This chapter relates to the inclusive or democratic turn in social science research. Increasingly, researchers are seeking to shift the dynamics of research production away from doing research on people, mining them for information, and towards researching with participants and recognizing that research needs to be purposeful and beneficial for participants. One important way of doing this is by creating vibrant interactive spaces in which best use can be made of participants’ potential not just to contribute, but to learn from each other’s contributions and come to know themselves and their own situation a little better. Focus groups can create these spaces, especially when the researcher is alert to their inclusive and transformative potential and open to the idea of hybrids of focus groups and other methods. Taking a Freirean approach to the focus group method, the authors have been using focus groups to support participants’ power in the research process. This comes through embracing the praxis of defining their focus collaboratively and by embedding the research authority in the interactive space between individuals. The chapter shows how focus groups can be political or playful as a means of co-production. This will be illustrated using data from studies involving people with intellectual disabilities, where the mutual support among those in dialogue is evident. The authors argue that the experience of taking part in focus groups enhances the social inclusion of those involved.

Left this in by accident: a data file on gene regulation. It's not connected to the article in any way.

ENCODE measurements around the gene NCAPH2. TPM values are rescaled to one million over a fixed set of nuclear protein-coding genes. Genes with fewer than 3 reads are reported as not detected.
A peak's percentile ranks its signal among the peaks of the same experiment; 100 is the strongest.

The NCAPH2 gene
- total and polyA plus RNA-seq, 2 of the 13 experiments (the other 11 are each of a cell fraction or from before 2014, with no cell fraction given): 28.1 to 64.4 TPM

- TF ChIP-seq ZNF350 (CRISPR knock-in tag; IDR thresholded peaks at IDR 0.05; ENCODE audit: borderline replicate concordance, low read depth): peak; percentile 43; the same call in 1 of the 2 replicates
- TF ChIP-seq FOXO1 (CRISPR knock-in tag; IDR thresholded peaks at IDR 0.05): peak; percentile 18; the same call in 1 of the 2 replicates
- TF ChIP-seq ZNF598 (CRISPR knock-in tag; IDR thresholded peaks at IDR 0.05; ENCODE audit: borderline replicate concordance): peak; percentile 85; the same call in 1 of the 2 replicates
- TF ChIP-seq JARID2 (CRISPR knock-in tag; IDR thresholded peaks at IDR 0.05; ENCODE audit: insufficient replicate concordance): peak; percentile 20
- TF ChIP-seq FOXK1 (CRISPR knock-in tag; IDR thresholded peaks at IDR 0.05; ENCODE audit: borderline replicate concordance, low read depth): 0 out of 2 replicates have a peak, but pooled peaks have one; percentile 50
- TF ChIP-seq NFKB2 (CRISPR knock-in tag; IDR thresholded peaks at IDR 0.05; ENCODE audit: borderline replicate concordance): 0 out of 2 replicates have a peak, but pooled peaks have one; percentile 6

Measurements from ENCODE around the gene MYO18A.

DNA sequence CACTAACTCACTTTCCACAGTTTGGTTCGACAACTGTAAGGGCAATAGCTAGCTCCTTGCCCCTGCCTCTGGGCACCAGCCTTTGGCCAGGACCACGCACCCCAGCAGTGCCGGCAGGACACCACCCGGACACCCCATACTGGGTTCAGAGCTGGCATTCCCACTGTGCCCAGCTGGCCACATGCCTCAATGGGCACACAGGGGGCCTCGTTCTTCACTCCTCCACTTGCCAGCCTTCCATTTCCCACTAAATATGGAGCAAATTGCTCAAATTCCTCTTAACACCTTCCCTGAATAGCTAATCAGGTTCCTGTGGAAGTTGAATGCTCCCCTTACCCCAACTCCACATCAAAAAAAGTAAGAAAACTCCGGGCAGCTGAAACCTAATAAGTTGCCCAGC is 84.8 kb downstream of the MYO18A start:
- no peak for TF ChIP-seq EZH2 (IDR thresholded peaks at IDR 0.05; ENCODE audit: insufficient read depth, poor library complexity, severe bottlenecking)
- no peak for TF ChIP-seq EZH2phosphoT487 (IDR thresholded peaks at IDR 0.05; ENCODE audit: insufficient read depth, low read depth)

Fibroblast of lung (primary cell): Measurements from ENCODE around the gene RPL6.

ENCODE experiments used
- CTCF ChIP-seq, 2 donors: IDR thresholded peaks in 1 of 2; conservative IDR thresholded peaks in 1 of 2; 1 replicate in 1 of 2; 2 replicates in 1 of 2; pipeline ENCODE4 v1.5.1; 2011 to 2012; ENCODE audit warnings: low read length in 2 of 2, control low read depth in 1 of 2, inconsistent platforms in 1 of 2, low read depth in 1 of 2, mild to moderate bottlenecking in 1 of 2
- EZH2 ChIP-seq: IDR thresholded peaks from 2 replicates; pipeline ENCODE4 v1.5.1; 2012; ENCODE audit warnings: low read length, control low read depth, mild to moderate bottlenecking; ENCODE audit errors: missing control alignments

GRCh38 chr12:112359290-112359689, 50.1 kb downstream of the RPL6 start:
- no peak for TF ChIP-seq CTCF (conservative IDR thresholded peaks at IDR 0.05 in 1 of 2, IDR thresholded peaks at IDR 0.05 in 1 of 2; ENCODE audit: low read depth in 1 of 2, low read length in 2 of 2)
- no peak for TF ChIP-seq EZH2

|Title of host publication||Handbook of Social Inclusion|
|Subtitle of host publication||Research and Practices in Health and Social Sciences|
|Place of Publication||Switzerland|
|Number of pages||21|
|Publication status||E-pub ahead of print - 30 Dec 2020|
- Focus groups
- Participatory methods